Matthew Himmel and Patrick Kerr

What’s the “black box” in your supply chain? Our work assessing and improving the sustainability of supply chains or value chains has revealed three universal guidelines to better see what risks and also what opportunities may be hiding beyond your direct suppliers.  

The Sustainable Development Goals (SDGs) identify traceability as a key component to achieving more responsible production practices. It is important to start with this basic understanding of the chain that goes a step beyond the simple identification of the links to also include capturing the key factors or inputs that contribute to a sustainable value chain.

Traceability is the foundation for understanding the context of farmers. At its simplest level it can be inexpensive and uncomplicated. To help companies and projects integrate this core component of sustainability, COSA has developed simple and low-cost protocols that can be used globally and are applied by major corporations as well as small projects. Having distilled the key potential sustainability factors – ranging from production efficiency to environmental practices to human rights – COSA describes its basic traceability protocol simply as “the defined system for ensuring the ability to reliably identify the product source and all intermediaries along the supply chain.”  The basics include knowing where farmers are located, who they sell to, and how much they produce.

On this basis, we can readily integrate ways to identify the key sustainability characteristics of producers and intermediaries and their production and processing systems. This reveals substantial environmental, economic, and social characteristics associated with the commodity.

But tracing the chain of custody from importers back to exporters, processors, and traders to the farms where the crop is grown (the first mile) is not always easy where smallholders are involved. Here below are three guidelines to avoid the most common pitfalls of applying a sound traceability protocol.

  1. Avoid a one-size-fits-all approach across supply chains. Standardization and inter-operability are useful but to make a system truly functional and avoid extra costs, frustration, and a lot of garbage data, the survey templates for collecting data need to be adaptable and functional in different languages, units of measure, currencies, stage of processing, and more. A system should allow respondents the flexibility to enter data in their preferred units, while converting to a common set of units behind the scenes for comparability.
  2. Ensure effective data validation. Frankly, many of the data records we come across are simply wrong. Simple technology and better protocols are available to ensure data is realistic and useful. In spite of today’s major advancements in field data collection, analysis, and even visualization, core data such as farmer lists, training attendance, and sales records are still captured or communicated between parties in basic Excel templates – when they are captured at all. For all its merits and universality, Excel has significant flaws that often undermine its utility for collecting data from the field. One such major shortcoming is data validations that get overwritten when data is pasted in, which then necessitates substantial “cleaning” in order to be useful. Incorporating in-app guidance that warns users when information is entered incorrectly ensures more complete, accurate and usable information, without the need for time-consuming and costly data cleaning or returning to recollect data. Similarly, consider the process of capturing GPS coordinates: identifying erroneous inputs at the point of entry ensures more accurate, usable information and eliminates the need to correct or discard portions of your data set.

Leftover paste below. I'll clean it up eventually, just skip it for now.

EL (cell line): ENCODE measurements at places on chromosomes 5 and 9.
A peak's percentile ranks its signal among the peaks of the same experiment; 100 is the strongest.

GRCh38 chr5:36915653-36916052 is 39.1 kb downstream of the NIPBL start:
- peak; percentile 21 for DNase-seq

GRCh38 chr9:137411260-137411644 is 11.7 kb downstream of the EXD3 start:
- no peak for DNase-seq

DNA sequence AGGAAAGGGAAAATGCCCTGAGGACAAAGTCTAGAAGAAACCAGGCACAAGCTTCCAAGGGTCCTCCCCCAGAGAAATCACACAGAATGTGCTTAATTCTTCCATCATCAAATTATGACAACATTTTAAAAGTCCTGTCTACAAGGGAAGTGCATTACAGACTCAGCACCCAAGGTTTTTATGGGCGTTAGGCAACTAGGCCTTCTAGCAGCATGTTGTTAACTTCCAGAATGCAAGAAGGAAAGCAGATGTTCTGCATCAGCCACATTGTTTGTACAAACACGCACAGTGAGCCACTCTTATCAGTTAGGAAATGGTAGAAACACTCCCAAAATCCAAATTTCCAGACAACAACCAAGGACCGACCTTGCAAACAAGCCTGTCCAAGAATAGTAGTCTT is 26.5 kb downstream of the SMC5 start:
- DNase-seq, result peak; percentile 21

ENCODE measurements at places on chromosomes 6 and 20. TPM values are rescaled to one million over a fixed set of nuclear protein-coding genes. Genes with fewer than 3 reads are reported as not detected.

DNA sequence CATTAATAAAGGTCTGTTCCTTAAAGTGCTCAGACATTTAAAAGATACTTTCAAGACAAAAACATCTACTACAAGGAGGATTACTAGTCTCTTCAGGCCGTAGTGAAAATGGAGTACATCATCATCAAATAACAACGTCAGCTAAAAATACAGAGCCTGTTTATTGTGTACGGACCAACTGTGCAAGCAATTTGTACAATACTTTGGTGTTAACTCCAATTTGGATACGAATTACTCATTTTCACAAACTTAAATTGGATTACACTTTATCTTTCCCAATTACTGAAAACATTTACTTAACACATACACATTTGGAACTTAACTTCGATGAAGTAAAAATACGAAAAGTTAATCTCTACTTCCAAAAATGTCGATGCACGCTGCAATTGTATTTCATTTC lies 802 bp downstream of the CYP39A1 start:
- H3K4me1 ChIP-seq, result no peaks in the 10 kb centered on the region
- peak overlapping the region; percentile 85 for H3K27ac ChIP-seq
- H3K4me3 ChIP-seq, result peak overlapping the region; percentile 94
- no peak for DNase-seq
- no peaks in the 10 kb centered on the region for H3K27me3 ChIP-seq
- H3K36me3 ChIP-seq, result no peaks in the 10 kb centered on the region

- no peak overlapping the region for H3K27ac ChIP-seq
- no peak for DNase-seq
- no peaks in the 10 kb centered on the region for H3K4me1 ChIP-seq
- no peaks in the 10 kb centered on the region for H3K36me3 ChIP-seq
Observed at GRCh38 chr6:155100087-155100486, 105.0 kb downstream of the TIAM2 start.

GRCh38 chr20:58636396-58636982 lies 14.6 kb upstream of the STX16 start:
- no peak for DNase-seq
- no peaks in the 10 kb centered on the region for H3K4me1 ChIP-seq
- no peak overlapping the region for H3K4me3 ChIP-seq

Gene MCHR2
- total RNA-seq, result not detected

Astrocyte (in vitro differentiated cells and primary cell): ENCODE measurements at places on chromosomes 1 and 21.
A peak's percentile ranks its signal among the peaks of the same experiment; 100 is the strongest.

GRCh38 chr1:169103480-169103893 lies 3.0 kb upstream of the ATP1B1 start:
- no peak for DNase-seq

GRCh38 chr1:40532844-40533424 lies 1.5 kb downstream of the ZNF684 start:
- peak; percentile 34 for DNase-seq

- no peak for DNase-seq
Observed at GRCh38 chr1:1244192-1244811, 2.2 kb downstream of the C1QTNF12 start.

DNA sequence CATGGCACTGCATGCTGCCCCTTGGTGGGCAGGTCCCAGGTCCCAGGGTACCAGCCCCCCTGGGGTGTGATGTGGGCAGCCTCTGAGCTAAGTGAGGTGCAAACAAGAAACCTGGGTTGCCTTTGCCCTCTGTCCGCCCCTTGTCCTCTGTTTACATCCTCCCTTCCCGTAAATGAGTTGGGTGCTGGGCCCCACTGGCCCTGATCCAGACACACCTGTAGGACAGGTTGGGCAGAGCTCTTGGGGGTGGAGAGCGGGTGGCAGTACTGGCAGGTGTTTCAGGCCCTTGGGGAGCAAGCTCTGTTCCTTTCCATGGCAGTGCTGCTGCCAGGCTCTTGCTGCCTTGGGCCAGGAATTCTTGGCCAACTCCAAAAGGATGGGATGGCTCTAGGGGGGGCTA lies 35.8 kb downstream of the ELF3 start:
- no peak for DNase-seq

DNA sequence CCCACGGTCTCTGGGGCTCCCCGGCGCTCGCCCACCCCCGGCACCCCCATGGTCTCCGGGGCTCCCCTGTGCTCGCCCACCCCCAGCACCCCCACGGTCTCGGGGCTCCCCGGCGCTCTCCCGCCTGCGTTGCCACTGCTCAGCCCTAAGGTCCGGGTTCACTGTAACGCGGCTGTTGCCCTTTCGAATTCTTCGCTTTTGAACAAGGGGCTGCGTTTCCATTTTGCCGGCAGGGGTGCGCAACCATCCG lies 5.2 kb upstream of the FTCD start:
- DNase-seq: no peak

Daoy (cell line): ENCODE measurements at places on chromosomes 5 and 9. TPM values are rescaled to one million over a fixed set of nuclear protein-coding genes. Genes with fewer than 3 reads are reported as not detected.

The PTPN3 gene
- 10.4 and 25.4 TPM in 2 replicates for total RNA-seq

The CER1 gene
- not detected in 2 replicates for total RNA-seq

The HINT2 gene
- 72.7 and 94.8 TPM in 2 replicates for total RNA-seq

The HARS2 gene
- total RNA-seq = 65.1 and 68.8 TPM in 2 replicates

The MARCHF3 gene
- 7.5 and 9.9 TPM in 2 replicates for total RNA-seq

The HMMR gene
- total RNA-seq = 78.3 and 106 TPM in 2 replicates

3. To effectively capture and organize data you need a well-conceived data model. Value is limited if you do not plan for the right kind of information and how you will use it. A common challenge is ensuring that farmer information is linked to their farm(s), the services they received, sales information and a myriad of other data points that may be stored in another table within a relational database. Consider also, for example, whether farmers are likely to operate multiple farm plots, will multiple members of the household also be tracked, and what are the number and type of services farmers receive, or the associated outcomes of those services and is it important to embed SDG alignment for reporting needs?

Being clear about both data use and what data is critical can make all the difference. Such data connections are essential to meaningful analysis, including calculations of ROI and evolving risk likelihoods.

These three guidelines represent some of the lessons learned over decades of work in complex supply chains of coffee, tea, cocoa and other commodities. COSA partners and clients have access to a suite of traceability tools for companies and other entities that source and interact with farmers to help understand their supply chain. These SDG-aligned tools integrate with COSA Performance Monitoring tools that track investments such as trainings or financing and the associated outcomes on farmers livelihoods and production.

For more information on COSA tools contact [email protected].

To learn more about our broader guidelines for sustainable sourcing in the 2018 Coffee Barometer report